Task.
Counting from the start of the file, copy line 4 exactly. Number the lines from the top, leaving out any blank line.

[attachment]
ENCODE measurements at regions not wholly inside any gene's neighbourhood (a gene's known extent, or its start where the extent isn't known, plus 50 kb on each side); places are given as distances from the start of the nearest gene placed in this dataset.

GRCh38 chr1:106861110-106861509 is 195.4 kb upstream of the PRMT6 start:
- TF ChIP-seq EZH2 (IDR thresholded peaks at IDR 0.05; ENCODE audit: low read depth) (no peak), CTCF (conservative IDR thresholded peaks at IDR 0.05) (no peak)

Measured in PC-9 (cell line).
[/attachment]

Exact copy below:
Measured in PC-9 (cell line).